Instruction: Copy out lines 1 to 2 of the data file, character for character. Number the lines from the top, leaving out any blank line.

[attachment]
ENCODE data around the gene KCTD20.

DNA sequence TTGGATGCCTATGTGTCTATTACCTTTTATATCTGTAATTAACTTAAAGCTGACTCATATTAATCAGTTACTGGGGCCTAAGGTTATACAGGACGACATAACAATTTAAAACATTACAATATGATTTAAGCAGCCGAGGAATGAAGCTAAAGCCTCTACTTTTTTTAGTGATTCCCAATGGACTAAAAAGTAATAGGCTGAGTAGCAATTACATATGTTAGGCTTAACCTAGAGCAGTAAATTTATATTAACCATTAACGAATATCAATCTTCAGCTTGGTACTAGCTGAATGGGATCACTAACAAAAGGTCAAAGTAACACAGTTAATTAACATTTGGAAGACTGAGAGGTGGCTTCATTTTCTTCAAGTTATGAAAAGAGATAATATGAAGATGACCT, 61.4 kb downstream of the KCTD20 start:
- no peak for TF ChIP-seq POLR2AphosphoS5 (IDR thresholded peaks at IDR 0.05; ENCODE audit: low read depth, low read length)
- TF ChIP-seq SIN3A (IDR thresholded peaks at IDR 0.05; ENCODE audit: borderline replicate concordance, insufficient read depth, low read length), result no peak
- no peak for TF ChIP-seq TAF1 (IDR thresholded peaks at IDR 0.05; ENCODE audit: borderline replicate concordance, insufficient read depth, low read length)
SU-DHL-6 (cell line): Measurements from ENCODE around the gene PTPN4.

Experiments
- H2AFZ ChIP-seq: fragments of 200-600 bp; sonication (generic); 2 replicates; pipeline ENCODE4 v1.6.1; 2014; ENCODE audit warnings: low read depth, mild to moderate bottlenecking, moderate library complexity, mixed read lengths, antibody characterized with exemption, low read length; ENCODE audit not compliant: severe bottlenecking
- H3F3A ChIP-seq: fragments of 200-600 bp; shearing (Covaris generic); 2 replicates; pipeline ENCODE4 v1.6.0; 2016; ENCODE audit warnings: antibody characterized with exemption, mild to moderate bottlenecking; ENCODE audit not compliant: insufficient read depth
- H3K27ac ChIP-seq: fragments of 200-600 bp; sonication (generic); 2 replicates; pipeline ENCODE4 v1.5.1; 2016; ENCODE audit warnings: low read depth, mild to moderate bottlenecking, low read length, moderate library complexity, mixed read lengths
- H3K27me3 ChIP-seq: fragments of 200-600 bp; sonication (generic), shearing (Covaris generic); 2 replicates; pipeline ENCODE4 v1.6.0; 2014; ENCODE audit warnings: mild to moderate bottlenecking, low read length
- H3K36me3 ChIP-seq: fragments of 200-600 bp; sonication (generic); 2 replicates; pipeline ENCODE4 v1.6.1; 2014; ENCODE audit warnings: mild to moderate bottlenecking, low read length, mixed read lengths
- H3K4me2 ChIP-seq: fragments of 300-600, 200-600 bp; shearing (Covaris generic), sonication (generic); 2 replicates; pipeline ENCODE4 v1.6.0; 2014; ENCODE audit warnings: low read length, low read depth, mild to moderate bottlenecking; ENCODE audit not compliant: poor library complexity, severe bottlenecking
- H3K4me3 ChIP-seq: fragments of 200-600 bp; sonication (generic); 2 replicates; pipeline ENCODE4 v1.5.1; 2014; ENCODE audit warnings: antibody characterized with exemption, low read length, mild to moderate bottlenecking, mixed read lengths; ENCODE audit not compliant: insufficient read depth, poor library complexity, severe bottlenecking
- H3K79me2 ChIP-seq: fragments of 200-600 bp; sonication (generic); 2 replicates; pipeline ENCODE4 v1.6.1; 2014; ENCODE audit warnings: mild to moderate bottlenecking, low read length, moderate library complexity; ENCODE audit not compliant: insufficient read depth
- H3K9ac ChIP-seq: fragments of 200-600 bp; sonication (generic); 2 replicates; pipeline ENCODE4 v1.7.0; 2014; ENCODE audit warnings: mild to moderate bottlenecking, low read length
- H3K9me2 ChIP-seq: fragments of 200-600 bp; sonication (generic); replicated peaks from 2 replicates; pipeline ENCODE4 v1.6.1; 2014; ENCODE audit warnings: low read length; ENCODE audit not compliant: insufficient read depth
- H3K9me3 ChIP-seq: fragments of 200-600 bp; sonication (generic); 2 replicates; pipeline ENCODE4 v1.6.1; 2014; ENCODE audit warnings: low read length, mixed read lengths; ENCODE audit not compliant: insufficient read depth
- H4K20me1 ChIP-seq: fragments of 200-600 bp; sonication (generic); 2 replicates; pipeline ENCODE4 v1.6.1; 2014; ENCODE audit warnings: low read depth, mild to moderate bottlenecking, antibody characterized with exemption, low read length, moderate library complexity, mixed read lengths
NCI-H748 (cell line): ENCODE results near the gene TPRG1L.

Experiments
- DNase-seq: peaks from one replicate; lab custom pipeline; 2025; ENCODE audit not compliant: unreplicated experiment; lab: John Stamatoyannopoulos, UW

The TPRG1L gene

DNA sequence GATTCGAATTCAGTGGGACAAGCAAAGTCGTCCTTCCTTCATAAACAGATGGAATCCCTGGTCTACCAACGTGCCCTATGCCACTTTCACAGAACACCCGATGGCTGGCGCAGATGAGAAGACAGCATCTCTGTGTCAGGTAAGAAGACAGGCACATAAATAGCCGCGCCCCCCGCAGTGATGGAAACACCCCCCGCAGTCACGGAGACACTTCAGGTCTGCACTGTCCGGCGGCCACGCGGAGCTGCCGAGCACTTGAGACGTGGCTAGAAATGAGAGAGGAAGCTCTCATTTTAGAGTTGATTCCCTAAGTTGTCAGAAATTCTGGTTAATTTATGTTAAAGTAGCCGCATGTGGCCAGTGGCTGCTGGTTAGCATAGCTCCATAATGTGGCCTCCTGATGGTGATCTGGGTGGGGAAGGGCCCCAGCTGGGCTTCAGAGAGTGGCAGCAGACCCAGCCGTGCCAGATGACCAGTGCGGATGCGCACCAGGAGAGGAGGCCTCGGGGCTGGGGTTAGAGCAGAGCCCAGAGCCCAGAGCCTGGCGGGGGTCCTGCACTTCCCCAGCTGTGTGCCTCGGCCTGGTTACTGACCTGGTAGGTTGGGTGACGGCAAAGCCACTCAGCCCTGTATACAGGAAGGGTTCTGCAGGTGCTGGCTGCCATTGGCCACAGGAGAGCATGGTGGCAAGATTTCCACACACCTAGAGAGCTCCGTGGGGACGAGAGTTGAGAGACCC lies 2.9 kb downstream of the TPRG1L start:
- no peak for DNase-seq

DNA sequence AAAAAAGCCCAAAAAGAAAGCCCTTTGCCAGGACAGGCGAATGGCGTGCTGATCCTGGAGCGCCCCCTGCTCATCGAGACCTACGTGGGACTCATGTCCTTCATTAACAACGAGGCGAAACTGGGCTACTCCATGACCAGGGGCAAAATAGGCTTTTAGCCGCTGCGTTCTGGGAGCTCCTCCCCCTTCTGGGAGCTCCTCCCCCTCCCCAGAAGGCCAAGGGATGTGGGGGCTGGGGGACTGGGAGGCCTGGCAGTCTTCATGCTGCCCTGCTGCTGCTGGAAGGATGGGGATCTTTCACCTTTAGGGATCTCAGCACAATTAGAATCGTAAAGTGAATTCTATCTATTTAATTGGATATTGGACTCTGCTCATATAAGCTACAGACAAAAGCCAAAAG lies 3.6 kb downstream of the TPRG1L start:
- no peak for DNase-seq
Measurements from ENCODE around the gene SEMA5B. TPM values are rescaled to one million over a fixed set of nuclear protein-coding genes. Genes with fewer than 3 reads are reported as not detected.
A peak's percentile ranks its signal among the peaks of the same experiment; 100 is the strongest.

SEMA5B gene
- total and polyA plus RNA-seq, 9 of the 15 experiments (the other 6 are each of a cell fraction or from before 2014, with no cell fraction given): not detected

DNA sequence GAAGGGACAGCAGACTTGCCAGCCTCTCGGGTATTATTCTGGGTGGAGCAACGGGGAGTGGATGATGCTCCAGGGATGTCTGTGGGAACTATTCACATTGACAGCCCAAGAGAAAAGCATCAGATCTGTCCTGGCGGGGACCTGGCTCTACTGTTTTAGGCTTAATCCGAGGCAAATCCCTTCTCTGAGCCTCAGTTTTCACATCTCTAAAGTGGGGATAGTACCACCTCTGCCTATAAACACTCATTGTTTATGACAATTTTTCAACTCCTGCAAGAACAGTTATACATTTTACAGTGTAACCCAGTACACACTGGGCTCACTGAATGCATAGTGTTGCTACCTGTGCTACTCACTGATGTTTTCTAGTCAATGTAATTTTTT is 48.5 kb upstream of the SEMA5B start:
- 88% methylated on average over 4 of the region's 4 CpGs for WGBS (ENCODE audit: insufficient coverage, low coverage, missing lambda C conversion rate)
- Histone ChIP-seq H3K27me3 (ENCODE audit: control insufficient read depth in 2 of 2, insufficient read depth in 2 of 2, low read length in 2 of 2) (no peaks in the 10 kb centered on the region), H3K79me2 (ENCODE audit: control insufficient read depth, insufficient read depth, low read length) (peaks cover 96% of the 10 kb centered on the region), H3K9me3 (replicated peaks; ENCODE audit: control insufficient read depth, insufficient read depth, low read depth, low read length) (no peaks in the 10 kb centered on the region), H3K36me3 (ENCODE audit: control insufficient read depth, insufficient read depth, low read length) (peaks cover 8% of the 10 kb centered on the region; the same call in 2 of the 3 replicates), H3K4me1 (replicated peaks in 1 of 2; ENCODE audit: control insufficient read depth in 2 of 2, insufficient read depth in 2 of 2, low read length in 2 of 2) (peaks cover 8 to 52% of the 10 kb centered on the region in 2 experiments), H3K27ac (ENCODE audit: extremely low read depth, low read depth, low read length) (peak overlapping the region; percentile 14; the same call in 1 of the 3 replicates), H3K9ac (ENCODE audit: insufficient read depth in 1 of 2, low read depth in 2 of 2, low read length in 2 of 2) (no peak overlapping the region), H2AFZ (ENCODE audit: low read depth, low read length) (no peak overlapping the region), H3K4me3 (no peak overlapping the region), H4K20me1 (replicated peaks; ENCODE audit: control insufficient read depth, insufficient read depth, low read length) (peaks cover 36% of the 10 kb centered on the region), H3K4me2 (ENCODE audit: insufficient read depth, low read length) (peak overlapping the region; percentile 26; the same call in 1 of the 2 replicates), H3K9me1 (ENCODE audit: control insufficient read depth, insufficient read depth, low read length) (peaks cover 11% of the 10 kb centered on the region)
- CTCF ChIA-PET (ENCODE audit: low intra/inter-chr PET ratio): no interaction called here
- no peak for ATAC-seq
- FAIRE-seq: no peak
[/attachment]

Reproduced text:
ENCODE data around the gene KCTD20.

DNA sequence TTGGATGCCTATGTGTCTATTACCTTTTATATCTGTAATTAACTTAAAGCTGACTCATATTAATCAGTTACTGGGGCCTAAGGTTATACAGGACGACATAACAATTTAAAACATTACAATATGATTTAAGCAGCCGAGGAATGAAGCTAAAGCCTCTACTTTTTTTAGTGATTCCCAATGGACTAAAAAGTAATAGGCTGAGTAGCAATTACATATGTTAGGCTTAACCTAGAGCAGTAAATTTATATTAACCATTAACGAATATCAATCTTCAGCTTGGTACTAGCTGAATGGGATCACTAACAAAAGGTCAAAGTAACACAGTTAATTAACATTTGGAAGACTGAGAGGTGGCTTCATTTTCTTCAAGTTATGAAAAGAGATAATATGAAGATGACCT, 61.4 kb downstream of the KCTD20 start: